New details about the tragic police killing of a pregnant Black woman in Ohio have come to light following the release of police bodycam footage on Friday (Sept. 1).
Sean Walton, an attorney representing Young’s family, said the video clearly shows that the Aug. 24 shooting of the 21-year-old woman was unjustified and he called for the officer to be fired and charged immediately. Walton also criticized police for not releasing the video footage for more than a week after the shooting.
“Ta’Kiya’s family is heartbroken,” Walton said in an interview with The Associated Press. “The video did nothing but confirm their fears that Ta’Kiya was murdered unjustifiably … and it was just heartbreaking for them to see Ta’Kiya having her life taken away under such ridiculous circumstances.”
Young’s death follows a troubling series of fatal shootings of Black adults and children by Ohio police and numerous occurrences of police brutality against Black people across the nation in recent years, events that have prompted widespread protests and demands for police reform.
The officer who shot Young is on paid administrative leave while the Ohio Bureau of Criminal Investigation examines the shooting, which is standard practice. A police union official said calls to charge the officer before an investigation is complete are premature. A second officer who was on the scene has returned to active duty. Their names, races and ranks have not been released.
Blendon Township Police Chief John Belford called the shooting a tragedy.
“Ms. Young’s family is understandably very upset and grieving,” he said in a written statement released Friday morning. “While none of us can fully understand the depths of their pain, all of us can remember them in our prayers and give them the time and space to deal with this heartbreaking turn of events.”
Young’s father, grandmother and other relatives watched the video before its public release and released a statement Friday through Walton.
“It is undeniable that Ta’Kiya’s death was not only avoidable, but also a gross misuse of power and authority,” the statement said.
While viewing the video, the family felt “a lot of anger, a lot of frustration,” Walton told the AP. “More than anything, there was … a sense of just devastation, to know that this power system, these police officers, could stop her and so quickly take her life for no justifiable reason.”
The video shows an officer at the driver’s side window telling Young she has been accused of theft and repeatedly demanding that she get out of the car. A second officer is standing in front of the car.
Young protests, and the first officer repeats his demand. Then both officers yell at her to get out. At that point, Young can be heard asking them, “Are you going to shoot me?” seconds before she turns the steering wheel to the right and the car moves toward the officer standing in front of it. The officer fires his gun through the windshield and Young’s sedan drifts into the grocery store’s brick wall.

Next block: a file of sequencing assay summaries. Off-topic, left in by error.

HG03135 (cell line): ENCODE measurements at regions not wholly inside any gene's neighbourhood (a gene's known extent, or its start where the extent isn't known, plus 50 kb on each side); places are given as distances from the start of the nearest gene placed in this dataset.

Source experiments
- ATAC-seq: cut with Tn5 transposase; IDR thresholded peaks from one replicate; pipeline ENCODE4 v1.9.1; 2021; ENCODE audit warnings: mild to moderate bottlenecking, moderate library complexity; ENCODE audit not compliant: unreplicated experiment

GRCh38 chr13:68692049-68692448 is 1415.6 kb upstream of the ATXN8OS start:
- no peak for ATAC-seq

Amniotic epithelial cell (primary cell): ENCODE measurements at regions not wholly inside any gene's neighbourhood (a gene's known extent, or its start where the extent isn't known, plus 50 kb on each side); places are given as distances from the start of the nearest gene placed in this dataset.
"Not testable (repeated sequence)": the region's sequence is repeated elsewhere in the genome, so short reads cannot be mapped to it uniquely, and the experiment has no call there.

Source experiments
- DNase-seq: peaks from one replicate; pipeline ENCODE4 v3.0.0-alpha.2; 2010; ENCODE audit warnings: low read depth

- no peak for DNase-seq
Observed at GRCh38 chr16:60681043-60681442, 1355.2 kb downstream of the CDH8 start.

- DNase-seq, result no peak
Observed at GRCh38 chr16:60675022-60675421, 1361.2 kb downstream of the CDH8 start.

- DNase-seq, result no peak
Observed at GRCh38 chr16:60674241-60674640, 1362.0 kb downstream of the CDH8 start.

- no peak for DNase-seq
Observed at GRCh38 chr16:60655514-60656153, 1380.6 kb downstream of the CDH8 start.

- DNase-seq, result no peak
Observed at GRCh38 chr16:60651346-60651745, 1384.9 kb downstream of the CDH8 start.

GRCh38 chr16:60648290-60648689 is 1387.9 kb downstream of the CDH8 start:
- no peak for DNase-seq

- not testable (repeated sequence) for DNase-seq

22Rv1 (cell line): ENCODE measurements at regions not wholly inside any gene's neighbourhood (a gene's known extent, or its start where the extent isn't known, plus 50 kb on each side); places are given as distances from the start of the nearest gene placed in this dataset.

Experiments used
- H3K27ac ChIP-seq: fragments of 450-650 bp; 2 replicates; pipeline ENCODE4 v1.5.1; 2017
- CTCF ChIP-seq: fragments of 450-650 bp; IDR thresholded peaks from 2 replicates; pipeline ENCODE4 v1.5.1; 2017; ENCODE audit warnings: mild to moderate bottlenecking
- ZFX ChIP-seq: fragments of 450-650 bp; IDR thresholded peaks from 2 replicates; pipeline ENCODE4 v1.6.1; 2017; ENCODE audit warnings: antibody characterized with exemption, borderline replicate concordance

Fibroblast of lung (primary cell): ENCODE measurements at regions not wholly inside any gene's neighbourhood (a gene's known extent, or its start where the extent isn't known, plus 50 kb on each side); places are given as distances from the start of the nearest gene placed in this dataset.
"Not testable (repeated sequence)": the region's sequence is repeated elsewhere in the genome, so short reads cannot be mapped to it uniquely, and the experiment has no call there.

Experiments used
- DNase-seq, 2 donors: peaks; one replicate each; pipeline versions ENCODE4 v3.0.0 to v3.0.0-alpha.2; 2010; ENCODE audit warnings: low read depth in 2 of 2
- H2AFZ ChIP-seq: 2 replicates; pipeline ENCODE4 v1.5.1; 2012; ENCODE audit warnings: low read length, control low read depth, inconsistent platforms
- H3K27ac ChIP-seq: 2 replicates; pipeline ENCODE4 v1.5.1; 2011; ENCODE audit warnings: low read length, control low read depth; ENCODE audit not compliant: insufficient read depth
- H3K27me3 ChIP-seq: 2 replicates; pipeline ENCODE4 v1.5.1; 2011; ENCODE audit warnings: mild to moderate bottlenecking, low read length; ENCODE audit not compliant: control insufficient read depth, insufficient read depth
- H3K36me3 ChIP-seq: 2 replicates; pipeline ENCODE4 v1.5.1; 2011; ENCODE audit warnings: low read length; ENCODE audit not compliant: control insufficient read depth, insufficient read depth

Officers then break the driver’s side window, which Belford said was to get Young out of the car and render medical aid, though footage of medical assistance was not provided.
In his interview with the AP on Friday, Walton denied that Young had stolen anything from the grocery store. He said his firm found a witness who saw Young put down bottles of alcohol as she left the store.
“The bottles were left in the store,” he said. “So when she’s in her car denying that, that’s accurate. She did not commit any theft, and so these officers were not even within their right to place her under arrest, let alone take her life.”
Brian Steel, executive vice president of the union representing Blendon Township police, criticized Walton’s characterization of the shooting as murder before all the facts are in. He said an investigation will determine whether the shooting was justified. “The fact is, (the officer) had to make a split-second decision while in front of a moving vehicle, a 2,000-pound weapon,” he said.
But Edward Obayashi, a national use-of-force expert and attorney who specializes in vehicle-related police shootings, said that while the officer who shot Young may have reasonably feared for his safety, it went against all his law enforcement training to be in front of her car in the first place.
“The best practice in these matters nationwide is that you do not put yourself in a position of danger,” said Obayashi, especially given that it was a minor crime Young was being accused of. “The results are predictable. … Based on your training, why are you going to put yourself in front of a vehicle, in front of an individual that does not want to cooperate?” Obayashi said. “There was no urgent need for him to position himself the way he did.”
The Blendon Township police department’s use of force policy states that officers should try to move away from an approaching vehicle instead of firing their weapons. An officer should only shoot when he or she “reasonably believes there are no other reasonable means available to avert the imminent threat of the vehicle, or if deadly force other than the vehicle is directed at the officer or others.”
Responding to criticism of the delay in releasing the video, Belford said it took time for his small staff to process it and properly redact certain footage, such as officers’ faces and badge numbers, in accordance with Ohio law.
He said the officers’ names cannot be released at this point because they are being treated as assault victims. He said one of the officer’s arms was still partially in the driver’s side window and a second officer was still standing in front of the car when Young moved the car forward.
Warning the video is graphic.